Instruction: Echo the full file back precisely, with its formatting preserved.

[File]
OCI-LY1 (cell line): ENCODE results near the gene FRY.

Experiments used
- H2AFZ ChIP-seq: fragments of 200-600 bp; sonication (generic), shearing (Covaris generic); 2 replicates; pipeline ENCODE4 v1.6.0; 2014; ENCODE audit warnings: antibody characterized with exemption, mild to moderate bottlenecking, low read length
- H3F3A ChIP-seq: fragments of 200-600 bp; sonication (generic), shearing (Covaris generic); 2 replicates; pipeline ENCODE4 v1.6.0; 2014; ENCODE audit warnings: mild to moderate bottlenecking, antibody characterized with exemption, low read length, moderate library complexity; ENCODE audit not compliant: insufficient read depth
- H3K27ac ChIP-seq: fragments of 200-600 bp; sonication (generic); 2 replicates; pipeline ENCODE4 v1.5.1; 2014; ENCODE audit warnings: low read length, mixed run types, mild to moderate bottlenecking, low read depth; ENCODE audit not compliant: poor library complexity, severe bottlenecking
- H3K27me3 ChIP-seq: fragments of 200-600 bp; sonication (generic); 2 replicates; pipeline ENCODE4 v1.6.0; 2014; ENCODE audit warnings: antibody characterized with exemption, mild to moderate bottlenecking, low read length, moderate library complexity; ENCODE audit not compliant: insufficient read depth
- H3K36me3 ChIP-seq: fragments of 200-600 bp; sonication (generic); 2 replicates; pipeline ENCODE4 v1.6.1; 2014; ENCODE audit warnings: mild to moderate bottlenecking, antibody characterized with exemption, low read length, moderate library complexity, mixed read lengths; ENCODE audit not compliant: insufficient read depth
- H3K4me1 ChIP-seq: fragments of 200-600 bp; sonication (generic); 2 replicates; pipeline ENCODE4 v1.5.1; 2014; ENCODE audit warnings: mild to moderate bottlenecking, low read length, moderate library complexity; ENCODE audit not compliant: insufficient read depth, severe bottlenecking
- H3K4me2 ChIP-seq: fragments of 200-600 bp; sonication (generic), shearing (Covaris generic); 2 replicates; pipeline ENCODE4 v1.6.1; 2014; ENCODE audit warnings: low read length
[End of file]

OCI-LY1 (cell line): ENCODE results near the gene FRY.

Experiments used
- H2AFZ ChIP-seq: fragments of 200-600 bp; sonication (generic), shearing (Covaris generic); 2 replicates; pipeline ENCODE4 v1.6.0; 2014; ENCODE audit warnings: antibody characterized with exemption, mild to moderate bottlenecking, low read length
- H3F3A ChIP-seq: fragments of 200-600 bp; sonication (generic), shearing (Covaris generic); 2 replicates; pipeline ENCODE4 v1.6.0; 2014; ENCODE audit warnings: mild to moderate bottlenecking, antibody characterized with exemption, low read length, moderate library complexity; ENCODE audit not compliant: insufficient read depth
- H3K27ac ChIP-seq: fragments of 200-600 bp; sonication (generic); 2 replicates; pipeline ENCODE4 v1.5.1; 2014; ENCODE audit warnings: low read length, mixed run types, mild to moderate bottlenecking, low read depth; ENCODE audit not compliant: poor library complexity, severe bottlenecking
- H3K27me3 ChIP-seq: fragments of 200-600 bp; sonication (generic); 2 replicates; pipeline ENCODE4 v1.6.0; 2014; ENCODE audit warnings: antibody characterized with exemption, mild to moderate bottlenecking, low read length, moderate library complexity; ENCODE audit not compliant: insufficient read depth
- H3K36me3 ChIP-seq: fragments of 200-600 bp; sonication (generic); 2 replicates; pipeline ENCODE4 v1.6.1; 2014; ENCODE audit warnings: mild to moderate bottlenecking, antibody characterized with exemption, low read length, moderate library complexity, mixed read lengths; ENCODE audit not compliant: insufficient read depth
- H3K4me1 ChIP-seq: fragments of 200-600 bp; sonication (generic); 2 replicates; pipeline ENCODE4 v1.5.1; 2014; ENCODE audit warnings: mild to moderate bottlenecking, low read length, moderate library complexity; ENCODE audit not compliant: insufficient read depth, severe bottlenecking
- H3K4me2 ChIP-seq: fragments of 200-600 bp; sonication (generic), shearing (Covaris generic); 2 replicates; pipeline ENCODE4 v1.6.1; 2014; ENCODE audit warnings: low read length